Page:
Monday, 18 January 2010

Putting A Ban on the Guitar

I stand atop the Empire State Building as the bombers scar the sky and the clouds of firey smoke rise above the burning trees in Central Park. The sirens are long gone and echoes of the explosions from the apocalyptic hell bringers are still ricocheting off the walls as the city slowly dies from inside. The stories below are filled with the papers of offices firebombed, the streets below only glimpsed through the smoke are blocked by cars, trucks, taxis and fire engines, all failing to escape the end, and the air is still apart from the sound of a radio.

In the corner is a single radio station, manned by the last valiantly broadcasting hero, playing the last five years of popular music slowly and steadfastly, and in the smoke filled world there is a sudden feeling that we could’ve done so much better if there just had been no guitar.

Imagine a band forced to have to create their sound scapes without the use of the six stringed clich├ęd that sits affront most indie rock bands and transcends that genre to the point of ubiquitous-ness. Is the guitar over used? Yes, I think so. It is a mainstay of pop rock, in the same way soaring stings and the piano are the mainstays of the ballad that the X Factor hand pick to bullshit us with. Is this overuse a problem? Not really actually, it’s something as a fan of the music that is predominately guitar led I have to put up with I suppose. However it doesn’t stop me from thinking what it would be like if a band just avoided using them.

Imagine The Beatles were forced to create all their pop rock hooks with electronic, or string based orchestra, or maybe even chip tunes, using only Gameboys and the Roland 808? Would it force a band to be more innovative when they are not allowed to resort to the other instruments to create… would necessity become the mother of invention?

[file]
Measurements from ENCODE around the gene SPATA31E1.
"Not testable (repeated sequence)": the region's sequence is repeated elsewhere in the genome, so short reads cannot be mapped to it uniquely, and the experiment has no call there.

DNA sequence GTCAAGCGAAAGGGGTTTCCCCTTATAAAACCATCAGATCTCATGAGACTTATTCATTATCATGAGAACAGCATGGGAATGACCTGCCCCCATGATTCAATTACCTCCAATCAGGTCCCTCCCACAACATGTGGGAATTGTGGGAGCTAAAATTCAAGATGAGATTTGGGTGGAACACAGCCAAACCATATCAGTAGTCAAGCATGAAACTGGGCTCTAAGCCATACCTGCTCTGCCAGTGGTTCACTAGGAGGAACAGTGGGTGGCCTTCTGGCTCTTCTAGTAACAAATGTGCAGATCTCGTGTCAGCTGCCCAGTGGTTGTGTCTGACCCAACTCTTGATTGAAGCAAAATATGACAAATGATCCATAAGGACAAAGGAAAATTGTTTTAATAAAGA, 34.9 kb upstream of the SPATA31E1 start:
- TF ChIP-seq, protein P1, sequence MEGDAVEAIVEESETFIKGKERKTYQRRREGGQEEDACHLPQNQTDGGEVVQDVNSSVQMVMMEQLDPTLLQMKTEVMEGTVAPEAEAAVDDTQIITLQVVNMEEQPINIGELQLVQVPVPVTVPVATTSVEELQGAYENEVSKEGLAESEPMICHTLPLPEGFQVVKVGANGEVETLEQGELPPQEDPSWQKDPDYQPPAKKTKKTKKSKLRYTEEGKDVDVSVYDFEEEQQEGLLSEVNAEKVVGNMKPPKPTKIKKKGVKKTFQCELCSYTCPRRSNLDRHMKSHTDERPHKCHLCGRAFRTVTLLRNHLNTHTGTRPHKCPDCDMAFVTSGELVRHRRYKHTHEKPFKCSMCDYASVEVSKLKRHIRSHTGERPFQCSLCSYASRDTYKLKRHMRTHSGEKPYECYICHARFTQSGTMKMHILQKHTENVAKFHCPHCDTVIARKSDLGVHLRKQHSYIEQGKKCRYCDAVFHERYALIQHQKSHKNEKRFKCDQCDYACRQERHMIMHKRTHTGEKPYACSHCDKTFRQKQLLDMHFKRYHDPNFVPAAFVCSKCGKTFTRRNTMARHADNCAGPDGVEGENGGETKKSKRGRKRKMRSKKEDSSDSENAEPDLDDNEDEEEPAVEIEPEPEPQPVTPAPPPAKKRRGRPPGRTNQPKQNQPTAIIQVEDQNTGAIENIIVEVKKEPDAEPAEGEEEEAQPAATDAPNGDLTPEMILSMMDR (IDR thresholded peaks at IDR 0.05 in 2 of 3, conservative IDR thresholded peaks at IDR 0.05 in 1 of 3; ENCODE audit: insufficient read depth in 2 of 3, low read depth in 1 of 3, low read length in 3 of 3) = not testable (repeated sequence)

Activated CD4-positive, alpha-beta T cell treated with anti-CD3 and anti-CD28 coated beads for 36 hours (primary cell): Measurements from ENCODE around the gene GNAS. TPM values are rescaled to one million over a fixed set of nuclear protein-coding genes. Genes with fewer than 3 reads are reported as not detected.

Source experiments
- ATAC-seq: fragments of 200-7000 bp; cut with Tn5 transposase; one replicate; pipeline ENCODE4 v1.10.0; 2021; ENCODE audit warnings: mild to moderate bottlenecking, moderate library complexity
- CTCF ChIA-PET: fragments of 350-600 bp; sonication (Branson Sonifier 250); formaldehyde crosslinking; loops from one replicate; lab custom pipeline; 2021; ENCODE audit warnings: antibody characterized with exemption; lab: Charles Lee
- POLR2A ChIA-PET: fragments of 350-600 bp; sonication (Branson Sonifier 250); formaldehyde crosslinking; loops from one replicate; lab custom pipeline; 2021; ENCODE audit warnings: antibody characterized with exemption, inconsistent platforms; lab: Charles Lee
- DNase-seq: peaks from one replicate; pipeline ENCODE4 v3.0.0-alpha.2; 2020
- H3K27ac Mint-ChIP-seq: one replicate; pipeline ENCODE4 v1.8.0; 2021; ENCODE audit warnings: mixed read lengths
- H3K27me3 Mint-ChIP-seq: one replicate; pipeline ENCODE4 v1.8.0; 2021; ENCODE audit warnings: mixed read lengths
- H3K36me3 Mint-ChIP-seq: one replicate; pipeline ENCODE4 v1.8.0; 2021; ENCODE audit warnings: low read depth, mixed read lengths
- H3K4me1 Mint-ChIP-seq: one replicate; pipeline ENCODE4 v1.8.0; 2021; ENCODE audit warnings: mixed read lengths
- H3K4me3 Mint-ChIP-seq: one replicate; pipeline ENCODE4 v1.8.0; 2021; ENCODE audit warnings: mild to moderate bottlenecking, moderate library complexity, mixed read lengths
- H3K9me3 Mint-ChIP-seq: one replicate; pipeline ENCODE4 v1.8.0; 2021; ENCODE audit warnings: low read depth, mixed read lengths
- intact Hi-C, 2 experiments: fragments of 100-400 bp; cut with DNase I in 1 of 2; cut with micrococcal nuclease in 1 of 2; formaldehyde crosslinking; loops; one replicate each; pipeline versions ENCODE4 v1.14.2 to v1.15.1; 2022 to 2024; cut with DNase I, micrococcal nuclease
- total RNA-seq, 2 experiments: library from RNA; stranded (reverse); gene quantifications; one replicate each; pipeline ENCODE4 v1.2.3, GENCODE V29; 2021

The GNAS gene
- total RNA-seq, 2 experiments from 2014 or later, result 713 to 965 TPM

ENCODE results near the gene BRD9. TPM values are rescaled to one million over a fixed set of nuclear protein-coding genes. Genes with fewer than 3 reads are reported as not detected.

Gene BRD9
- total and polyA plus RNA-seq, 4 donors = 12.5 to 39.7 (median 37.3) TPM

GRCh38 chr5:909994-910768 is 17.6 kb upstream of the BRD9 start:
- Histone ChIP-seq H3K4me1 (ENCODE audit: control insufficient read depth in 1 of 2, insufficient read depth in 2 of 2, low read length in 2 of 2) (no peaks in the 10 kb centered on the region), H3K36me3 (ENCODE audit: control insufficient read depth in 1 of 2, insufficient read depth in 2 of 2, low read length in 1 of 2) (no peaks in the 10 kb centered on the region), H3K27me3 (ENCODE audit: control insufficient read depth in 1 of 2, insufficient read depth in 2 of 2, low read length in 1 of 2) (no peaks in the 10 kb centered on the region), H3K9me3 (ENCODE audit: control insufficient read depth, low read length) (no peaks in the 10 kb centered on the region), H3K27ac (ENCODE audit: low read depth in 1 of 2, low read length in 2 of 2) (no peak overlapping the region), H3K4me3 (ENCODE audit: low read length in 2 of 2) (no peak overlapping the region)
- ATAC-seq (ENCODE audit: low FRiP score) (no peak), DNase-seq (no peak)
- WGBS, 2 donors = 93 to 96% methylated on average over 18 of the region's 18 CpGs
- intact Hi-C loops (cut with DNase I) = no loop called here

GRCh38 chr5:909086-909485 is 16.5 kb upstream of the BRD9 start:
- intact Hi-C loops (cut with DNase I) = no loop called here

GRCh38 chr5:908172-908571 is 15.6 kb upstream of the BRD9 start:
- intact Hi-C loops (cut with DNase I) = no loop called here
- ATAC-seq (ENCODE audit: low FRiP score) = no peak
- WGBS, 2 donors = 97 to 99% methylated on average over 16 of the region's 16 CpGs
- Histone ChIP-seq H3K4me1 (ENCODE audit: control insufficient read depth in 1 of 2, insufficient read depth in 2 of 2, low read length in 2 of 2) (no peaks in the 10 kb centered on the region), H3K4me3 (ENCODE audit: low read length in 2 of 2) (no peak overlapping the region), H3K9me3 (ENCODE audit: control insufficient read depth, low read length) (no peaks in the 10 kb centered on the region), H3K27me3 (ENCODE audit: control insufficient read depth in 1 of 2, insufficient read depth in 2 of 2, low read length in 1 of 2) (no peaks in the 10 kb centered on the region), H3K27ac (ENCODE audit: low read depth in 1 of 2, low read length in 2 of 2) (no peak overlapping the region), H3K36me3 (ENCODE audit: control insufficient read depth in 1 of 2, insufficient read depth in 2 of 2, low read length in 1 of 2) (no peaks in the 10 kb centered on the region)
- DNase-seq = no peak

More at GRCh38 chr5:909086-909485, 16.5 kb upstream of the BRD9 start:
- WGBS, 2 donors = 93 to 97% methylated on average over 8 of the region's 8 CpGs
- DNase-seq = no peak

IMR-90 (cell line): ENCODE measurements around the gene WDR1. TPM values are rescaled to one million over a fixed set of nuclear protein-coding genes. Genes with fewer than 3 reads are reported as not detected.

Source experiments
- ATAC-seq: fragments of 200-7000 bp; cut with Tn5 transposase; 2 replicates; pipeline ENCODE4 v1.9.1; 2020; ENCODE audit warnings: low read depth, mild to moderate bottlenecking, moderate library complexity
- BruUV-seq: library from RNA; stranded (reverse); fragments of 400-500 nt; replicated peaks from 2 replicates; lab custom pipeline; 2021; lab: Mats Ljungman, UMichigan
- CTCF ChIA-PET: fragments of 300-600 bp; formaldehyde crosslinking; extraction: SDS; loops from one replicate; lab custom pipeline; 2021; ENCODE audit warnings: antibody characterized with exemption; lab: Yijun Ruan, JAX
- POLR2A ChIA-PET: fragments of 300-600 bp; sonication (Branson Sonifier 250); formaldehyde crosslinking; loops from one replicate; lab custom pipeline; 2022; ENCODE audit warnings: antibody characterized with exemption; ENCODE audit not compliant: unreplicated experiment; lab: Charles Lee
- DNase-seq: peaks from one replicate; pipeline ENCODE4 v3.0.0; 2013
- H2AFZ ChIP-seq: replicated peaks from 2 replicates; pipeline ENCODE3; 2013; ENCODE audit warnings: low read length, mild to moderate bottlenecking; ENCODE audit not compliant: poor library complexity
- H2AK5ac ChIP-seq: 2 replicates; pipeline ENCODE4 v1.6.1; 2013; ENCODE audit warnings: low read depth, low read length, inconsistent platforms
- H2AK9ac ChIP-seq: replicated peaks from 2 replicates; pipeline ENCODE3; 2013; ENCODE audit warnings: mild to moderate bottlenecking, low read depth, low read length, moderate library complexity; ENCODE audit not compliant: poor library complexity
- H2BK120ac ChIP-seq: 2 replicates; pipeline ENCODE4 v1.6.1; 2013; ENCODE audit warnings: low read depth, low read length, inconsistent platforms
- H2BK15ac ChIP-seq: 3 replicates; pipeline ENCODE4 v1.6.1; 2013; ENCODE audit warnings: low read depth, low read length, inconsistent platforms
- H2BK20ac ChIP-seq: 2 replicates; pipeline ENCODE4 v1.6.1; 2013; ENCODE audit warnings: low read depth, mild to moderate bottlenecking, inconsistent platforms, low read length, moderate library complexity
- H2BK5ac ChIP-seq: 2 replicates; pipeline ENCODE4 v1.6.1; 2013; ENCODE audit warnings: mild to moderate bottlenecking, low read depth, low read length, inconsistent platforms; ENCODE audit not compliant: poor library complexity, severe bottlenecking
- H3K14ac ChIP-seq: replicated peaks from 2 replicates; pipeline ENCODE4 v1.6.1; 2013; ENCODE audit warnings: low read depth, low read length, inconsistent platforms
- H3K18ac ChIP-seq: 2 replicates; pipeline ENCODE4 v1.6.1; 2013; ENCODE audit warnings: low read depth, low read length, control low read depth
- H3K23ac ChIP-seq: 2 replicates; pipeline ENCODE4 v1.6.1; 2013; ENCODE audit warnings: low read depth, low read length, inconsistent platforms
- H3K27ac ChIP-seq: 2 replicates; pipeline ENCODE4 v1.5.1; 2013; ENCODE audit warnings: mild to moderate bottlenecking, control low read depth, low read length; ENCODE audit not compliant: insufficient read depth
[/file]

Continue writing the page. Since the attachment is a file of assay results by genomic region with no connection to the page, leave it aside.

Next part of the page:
I actually don’t think so – the ease in which an artist can build a song and melody on a guitar opens the world to more artists, and in quantity you’d get some quality. That’s the world we have right now – the number of guitar bands I listen to daily probably show me how wrong this line of thinking might be, and Keane, a self imposed guitar less band are one of the dullest bands around. They’d probably have been slightly more palatable if their music had been guitar based.

This is not to say that a band wouldn’t benefit from the lack of a guitar. Artists such as The Knife, Boards of Canada, maybe even La Roux, most certainly are more interesting for their less guitar / more instruments approach, if electronic music can be seen as a change, but surely there would be more jazz based artists, more saxophone, more woodwind based mainstream acts – it would change up the top 40 that’s for sure. In my apocalypse everyone is friendly, the world is becoming a better place, and instead of every teenage getting a Squire Stratocaster replica, they get a Scarlatti 120 bass Accordion.


  1. when you think about what % of the music you own is guitar-based, it's almost silly! but if i sort of think of non-western traditions - plucked stringed instruments are that popular from Mali to Indonesia. perhaps it's just chance; our ears as humans are naturally inclined to like guitar music more. or maybe it's just the dexterity of the style of instrument, giving rise to a greater number of styles and appeal to more people. oh, and western culture has effects pedals too, which can make a guitar sound like actually-not-a-guitar.

  2. My dad actually owns a 120 bass Scarlatti accordion. In black. He also has a 72-bass one in red. That is all.